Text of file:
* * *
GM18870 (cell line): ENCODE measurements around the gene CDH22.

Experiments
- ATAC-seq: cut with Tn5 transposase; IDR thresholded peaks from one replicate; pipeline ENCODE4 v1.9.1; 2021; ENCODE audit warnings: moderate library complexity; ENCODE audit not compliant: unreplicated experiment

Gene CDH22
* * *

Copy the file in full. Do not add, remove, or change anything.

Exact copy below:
GM18870 (cell line): ENCODE measurements around the gene CDH22.

Experiments
- ATAC-seq: cut with Tn5 transposase; IDR thresholded peaks from one replicate; pipeline ENCODE4 v1.9.1; 2021; ENCODE audit warnings: moderate library complexity; ENCODE audit not compliant: unreplicated experiment

Gene CDH22